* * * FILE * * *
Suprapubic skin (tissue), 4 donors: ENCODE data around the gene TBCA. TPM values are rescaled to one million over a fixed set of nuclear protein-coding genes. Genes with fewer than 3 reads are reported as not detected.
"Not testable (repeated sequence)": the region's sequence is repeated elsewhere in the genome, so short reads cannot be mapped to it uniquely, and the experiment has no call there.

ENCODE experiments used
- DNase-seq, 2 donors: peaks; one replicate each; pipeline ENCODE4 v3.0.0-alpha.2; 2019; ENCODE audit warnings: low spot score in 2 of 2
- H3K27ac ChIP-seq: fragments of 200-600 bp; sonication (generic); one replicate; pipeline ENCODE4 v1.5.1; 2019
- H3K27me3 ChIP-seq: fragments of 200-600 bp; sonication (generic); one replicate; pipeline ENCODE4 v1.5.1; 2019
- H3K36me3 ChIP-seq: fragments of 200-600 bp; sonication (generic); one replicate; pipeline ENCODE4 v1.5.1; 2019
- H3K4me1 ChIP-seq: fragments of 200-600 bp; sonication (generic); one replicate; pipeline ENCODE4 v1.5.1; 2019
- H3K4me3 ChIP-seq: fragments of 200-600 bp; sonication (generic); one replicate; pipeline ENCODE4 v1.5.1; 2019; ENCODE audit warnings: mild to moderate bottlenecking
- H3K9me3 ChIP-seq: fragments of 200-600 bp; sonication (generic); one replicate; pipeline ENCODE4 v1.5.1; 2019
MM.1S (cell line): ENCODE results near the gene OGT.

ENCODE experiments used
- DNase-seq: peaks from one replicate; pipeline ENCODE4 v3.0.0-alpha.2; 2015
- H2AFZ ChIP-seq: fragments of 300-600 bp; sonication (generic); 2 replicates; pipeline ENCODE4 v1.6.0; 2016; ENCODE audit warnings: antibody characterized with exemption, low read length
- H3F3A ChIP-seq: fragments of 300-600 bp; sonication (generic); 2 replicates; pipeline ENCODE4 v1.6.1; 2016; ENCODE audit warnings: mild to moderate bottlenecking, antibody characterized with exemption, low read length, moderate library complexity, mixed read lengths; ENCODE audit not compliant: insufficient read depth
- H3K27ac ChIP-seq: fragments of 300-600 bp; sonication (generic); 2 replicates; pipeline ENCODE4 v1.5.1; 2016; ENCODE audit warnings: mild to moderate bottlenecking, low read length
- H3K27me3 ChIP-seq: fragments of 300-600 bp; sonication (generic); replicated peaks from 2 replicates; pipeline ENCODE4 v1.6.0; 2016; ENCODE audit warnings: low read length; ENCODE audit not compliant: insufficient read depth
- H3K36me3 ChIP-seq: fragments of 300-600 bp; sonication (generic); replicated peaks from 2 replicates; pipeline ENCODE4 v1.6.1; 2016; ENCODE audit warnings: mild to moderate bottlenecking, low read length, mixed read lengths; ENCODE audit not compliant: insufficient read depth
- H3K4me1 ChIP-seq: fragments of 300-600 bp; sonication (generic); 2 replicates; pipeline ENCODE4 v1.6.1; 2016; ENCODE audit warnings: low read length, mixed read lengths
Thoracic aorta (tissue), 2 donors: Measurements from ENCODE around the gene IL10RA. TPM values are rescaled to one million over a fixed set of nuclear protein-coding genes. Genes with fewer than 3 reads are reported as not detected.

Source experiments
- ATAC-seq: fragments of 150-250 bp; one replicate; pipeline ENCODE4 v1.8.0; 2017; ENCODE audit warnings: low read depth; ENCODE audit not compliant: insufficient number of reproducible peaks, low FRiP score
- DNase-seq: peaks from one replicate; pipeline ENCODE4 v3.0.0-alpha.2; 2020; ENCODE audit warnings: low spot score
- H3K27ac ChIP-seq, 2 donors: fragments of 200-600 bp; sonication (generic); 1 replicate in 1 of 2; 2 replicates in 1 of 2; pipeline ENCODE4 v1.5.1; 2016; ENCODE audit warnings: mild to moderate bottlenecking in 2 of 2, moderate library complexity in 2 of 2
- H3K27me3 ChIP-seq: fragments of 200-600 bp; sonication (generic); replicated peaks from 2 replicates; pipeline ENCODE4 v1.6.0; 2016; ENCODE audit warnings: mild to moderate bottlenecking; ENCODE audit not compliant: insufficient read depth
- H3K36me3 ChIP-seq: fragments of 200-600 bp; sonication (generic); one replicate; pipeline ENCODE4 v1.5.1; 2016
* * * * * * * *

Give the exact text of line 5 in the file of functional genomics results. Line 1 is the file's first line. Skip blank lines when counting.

- H3K27ac ChIP-seq: fragments of 200-600 bp; sonication (generic); one replicate; pipeline ENCODE4 v1.5.1; 2019